For me, I was very blessed.  My friend and I were very civil about it.  We both knew to place friendship over business.  But I know and have heard of partnerships that went sour and it makes me feel so bad to hear those stories because I’ve seen what can happen if the friendship IS placed first.  Everything always works out in the end.  People just sometimes need to let go of the business and self-righteousness.  Easier said than done, I know..

Anyways, we went separate ways and that has not impacted our friendship a slight bit.  She’s gone and built an empire for herself in the same industry, and turned her business into something far more successful that I have in that industry.  We’re very supportive of each other and I don’t regret ending that partnership at all.

Can you describe the best entrepreneurial moment that you have had?

Can this question be rephrased in ‘plural’ form?  “Moments”

Gosh there are so many but can I talk to my ministry work here? It’s not intentionally ‘entrepreneurial’ but something that entrepreneurs can relate to and this is something that happened recently.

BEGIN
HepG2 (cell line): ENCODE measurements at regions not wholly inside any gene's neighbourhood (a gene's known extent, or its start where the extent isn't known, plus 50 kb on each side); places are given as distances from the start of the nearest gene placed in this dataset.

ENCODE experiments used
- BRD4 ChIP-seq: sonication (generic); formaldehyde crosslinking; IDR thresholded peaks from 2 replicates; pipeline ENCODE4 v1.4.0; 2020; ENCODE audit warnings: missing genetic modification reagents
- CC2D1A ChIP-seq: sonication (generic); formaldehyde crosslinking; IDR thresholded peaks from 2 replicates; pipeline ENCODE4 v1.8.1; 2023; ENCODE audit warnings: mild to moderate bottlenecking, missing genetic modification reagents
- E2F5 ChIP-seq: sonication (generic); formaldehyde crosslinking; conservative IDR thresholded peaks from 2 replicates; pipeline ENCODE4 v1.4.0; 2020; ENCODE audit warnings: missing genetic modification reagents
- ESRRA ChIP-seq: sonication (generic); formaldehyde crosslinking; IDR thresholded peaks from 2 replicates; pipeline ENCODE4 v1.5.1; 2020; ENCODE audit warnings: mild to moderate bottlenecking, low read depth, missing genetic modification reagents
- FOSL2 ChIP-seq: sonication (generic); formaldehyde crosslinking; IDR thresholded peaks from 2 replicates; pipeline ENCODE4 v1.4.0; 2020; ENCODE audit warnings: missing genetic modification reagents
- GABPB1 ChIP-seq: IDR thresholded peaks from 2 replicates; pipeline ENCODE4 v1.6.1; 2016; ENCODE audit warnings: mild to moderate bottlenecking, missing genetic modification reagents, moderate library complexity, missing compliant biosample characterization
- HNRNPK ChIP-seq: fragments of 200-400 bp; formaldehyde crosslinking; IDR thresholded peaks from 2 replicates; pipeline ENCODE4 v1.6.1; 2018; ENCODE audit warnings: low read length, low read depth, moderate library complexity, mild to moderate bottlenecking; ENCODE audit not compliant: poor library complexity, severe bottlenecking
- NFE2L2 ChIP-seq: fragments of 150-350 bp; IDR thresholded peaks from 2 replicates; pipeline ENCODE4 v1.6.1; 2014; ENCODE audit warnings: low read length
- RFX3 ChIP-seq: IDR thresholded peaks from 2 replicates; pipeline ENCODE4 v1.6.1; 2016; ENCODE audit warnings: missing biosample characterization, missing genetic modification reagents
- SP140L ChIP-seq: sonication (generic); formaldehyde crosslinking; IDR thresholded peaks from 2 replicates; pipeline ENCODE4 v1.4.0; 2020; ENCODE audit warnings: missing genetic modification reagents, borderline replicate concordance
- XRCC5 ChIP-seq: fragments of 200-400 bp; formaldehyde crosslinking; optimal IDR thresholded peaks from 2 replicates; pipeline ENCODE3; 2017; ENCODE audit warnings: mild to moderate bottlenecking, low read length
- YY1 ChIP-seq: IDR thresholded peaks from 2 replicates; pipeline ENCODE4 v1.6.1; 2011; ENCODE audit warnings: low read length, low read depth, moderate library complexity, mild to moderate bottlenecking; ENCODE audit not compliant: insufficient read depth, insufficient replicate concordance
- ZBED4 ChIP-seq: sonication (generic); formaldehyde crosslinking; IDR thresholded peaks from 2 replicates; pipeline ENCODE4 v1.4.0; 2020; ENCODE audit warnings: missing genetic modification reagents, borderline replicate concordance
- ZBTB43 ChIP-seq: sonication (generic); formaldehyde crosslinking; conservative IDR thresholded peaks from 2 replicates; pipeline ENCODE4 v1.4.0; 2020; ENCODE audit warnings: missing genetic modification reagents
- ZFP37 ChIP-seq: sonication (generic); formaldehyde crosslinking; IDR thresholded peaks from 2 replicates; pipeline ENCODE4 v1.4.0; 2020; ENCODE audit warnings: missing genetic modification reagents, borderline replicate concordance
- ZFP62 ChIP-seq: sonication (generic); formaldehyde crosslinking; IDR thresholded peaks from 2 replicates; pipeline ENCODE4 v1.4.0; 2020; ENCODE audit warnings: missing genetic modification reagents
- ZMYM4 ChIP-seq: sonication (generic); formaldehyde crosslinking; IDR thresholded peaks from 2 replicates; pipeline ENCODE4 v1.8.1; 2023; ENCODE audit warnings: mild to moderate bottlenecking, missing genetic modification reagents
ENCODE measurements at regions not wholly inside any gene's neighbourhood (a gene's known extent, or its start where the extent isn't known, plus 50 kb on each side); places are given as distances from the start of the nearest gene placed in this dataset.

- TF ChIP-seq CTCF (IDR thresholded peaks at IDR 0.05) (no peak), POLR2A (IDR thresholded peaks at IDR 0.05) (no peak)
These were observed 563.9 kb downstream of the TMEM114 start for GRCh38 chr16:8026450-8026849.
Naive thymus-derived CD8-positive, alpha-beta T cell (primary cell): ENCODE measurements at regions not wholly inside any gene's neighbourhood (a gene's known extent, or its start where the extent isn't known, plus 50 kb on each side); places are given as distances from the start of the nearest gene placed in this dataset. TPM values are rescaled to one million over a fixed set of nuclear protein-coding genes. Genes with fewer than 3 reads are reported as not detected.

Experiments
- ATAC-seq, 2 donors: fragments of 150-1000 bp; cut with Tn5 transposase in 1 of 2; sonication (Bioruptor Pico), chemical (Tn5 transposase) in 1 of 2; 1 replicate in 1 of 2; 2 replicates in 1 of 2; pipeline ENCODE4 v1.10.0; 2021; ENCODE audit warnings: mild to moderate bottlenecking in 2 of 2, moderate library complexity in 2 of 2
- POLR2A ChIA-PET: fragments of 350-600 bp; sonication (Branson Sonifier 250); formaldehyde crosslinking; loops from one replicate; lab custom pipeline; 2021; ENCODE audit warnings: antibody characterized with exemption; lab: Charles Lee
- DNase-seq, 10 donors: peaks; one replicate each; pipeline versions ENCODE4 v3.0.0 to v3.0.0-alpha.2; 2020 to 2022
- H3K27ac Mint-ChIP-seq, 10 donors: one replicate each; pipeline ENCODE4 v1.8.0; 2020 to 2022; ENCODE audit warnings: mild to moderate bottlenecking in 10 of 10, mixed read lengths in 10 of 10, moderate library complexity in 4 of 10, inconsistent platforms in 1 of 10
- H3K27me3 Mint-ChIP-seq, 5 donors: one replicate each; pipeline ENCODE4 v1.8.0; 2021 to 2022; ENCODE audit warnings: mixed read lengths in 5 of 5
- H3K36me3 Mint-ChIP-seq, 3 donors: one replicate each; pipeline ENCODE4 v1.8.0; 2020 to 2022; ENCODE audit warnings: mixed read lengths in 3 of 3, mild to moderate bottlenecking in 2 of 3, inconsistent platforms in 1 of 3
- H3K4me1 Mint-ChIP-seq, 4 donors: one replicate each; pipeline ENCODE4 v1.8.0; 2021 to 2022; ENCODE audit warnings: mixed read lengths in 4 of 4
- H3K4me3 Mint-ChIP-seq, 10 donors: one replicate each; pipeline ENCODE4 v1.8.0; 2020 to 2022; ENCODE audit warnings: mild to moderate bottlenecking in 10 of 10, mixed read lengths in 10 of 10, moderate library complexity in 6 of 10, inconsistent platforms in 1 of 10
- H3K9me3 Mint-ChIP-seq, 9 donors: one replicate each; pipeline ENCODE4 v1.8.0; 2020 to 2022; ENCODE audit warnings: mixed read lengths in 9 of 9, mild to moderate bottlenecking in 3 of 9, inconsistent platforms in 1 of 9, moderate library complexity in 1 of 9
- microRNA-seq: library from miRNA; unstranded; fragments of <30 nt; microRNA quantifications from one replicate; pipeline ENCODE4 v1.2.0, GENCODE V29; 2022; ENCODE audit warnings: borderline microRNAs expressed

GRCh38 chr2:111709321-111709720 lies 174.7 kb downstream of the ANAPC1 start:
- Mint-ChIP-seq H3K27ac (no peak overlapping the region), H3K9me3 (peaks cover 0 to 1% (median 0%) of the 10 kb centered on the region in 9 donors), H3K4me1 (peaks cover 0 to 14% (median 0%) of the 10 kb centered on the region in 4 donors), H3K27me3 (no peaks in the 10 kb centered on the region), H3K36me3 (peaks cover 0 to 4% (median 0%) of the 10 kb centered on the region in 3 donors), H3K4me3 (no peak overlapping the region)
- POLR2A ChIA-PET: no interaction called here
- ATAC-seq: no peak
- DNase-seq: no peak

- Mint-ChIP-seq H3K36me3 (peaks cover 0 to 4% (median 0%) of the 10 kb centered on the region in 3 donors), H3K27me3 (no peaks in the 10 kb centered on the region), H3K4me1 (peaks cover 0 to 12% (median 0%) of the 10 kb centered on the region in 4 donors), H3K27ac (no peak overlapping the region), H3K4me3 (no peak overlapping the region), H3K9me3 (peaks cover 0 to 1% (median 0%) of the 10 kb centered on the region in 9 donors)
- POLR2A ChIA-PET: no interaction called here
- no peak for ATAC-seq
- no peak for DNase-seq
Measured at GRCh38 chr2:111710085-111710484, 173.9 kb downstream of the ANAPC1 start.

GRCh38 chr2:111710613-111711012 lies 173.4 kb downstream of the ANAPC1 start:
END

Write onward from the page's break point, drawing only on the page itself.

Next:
I sent out a flyer for my Christian yoga class to one of the mother’s at my son’s school just ‘hoping’ that I would get some extra students for my classes.  That flyer went viral (DIGITALLY! “sorry, I had to clarify that).  I then had the biggest turn out that a yoga teacher, church minister could ever hope for.  Not only that, this has turned into a regular class with more students that I could ever ask and opened opportunities for more classes.  Of course, I have that mother, a good friend of mine, to thank as well.

The moral of the story is that every avenue to spread word about your business is an opportunity.  Whilst that example wasn’t intentional, in hindsight, it was definitely a learning.  So, don’t be afraid, I say.  Just spread the word.

Entrepreneurs are often told to raise their prices. What are your thoughts on the matter?